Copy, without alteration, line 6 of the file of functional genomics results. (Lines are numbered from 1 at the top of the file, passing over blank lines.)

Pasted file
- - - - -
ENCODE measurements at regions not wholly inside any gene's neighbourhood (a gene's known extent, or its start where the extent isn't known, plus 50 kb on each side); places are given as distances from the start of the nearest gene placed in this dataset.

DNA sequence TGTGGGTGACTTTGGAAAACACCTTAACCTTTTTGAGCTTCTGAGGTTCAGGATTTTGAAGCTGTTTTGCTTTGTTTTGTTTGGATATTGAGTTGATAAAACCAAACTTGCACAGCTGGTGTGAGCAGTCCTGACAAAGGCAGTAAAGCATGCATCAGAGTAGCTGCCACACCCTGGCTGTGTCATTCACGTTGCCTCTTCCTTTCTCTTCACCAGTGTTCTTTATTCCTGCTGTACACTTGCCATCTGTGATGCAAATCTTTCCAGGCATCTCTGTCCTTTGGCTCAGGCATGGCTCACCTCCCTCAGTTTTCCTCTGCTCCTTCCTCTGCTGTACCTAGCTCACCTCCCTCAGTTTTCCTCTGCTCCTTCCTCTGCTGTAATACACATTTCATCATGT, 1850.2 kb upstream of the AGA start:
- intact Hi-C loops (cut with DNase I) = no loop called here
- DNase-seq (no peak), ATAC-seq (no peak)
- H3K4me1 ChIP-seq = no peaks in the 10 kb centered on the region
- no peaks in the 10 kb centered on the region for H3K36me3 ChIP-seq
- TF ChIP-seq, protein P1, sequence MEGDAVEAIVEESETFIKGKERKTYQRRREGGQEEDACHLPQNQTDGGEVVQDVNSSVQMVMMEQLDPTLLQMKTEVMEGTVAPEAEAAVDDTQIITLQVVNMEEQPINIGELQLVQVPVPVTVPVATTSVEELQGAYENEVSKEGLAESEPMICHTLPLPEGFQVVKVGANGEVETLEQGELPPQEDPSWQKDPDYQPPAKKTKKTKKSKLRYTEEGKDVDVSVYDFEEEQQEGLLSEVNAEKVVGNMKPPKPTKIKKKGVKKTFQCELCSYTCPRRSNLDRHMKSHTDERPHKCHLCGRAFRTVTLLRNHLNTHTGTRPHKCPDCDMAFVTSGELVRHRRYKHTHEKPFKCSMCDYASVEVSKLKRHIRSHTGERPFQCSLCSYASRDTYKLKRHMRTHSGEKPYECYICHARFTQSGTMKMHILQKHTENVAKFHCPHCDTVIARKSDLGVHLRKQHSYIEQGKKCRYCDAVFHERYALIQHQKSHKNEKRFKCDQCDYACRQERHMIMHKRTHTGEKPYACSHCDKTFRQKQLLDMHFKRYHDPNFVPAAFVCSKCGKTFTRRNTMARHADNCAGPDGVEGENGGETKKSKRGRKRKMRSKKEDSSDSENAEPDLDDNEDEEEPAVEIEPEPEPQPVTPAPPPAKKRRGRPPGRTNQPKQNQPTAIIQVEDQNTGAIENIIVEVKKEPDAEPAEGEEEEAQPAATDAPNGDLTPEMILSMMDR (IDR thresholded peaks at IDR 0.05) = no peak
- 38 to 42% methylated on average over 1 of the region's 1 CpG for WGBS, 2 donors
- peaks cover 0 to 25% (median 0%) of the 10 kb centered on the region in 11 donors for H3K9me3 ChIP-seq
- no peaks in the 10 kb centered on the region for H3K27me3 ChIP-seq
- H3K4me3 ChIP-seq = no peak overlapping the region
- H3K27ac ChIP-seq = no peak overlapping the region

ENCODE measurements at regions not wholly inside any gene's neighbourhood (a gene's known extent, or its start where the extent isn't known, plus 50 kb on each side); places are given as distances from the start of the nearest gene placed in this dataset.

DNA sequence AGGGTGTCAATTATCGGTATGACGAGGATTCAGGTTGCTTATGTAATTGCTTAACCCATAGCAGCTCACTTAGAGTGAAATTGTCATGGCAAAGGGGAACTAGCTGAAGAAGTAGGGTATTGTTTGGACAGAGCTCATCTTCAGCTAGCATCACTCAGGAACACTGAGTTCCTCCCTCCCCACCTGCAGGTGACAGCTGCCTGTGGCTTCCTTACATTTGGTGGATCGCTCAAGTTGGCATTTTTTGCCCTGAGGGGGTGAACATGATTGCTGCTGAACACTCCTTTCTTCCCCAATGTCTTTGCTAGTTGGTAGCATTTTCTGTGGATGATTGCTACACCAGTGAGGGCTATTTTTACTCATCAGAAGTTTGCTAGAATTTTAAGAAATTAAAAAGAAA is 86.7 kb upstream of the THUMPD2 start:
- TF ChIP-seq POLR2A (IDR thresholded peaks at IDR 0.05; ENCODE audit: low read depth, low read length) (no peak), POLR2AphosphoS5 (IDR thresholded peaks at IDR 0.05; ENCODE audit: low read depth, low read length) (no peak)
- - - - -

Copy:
- no peaks in the 10 kb centered on the region for H3K36me3 ChIP-seq